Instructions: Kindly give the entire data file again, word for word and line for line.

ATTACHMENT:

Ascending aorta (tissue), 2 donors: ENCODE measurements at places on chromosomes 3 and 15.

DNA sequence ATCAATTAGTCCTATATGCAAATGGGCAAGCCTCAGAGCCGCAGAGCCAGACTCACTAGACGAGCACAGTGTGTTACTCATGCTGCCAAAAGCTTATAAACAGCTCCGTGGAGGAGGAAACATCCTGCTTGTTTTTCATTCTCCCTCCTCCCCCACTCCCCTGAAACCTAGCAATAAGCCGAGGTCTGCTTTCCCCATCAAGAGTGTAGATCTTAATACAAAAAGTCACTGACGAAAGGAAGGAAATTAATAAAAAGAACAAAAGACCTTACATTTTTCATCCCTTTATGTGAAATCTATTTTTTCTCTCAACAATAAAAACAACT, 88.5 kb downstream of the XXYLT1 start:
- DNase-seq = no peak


Ascending aorta (tissue), 2 donors: ENCODE measurements at places on chromosomes 3 and 15.

DNA sequence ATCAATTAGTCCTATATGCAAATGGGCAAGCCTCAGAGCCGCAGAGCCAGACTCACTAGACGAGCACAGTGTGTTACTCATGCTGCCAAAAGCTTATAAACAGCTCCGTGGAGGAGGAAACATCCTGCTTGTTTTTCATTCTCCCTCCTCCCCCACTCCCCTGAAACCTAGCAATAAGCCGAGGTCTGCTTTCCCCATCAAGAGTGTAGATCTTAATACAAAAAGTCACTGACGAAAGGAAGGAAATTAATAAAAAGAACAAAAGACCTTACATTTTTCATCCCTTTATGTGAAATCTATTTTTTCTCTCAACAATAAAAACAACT, 88.5 kb downstream of the XXYLT1 start:
- DNase-seq = no peak